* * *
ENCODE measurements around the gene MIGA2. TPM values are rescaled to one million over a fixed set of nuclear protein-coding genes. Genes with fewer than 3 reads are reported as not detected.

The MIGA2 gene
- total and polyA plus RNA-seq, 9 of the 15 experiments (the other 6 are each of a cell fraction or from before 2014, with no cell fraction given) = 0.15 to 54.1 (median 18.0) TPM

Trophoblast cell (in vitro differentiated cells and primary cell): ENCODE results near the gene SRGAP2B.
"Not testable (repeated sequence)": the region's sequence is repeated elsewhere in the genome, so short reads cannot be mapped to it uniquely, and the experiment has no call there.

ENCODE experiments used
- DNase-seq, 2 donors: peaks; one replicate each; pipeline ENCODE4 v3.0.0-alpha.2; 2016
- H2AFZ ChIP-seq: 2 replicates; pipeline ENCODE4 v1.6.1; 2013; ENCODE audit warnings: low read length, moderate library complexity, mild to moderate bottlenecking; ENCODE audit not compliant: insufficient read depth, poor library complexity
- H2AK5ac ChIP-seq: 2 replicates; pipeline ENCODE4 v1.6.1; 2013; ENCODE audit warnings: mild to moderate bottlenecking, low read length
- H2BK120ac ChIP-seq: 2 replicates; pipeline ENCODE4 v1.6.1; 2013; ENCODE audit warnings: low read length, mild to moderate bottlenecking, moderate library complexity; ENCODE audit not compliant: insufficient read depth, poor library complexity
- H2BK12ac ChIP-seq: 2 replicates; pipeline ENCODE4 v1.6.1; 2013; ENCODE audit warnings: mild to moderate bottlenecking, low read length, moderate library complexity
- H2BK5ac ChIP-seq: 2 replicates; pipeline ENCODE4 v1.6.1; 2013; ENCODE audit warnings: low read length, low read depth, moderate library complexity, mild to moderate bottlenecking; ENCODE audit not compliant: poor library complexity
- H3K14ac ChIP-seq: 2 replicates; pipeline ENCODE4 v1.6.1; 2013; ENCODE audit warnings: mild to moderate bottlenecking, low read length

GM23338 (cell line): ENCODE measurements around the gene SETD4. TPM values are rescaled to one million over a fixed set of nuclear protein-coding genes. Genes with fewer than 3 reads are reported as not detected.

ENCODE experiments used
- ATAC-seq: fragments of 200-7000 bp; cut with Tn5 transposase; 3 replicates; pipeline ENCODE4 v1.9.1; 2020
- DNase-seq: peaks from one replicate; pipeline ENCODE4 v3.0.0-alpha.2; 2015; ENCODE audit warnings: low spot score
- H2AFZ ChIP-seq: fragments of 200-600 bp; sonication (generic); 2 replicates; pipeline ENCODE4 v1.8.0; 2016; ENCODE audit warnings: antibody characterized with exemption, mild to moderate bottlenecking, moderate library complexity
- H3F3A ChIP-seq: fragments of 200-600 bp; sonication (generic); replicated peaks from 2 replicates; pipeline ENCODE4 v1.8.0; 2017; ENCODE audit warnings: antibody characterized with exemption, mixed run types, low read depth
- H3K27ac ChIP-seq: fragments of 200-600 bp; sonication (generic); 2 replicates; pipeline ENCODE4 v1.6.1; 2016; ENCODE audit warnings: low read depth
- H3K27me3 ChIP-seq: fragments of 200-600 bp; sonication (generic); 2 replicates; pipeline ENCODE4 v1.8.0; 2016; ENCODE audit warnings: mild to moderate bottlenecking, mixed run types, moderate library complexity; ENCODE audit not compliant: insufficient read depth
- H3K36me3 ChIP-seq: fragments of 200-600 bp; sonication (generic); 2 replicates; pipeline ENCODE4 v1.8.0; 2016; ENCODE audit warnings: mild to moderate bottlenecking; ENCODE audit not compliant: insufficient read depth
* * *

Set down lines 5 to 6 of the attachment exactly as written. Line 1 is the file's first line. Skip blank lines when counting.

"Not testable (repeated sequence)": the region's sequence is repeated elsewhere in the genome, so short reads cannot be mapped to it uniquely, and the experiment has no call there.

ENCODE experiments used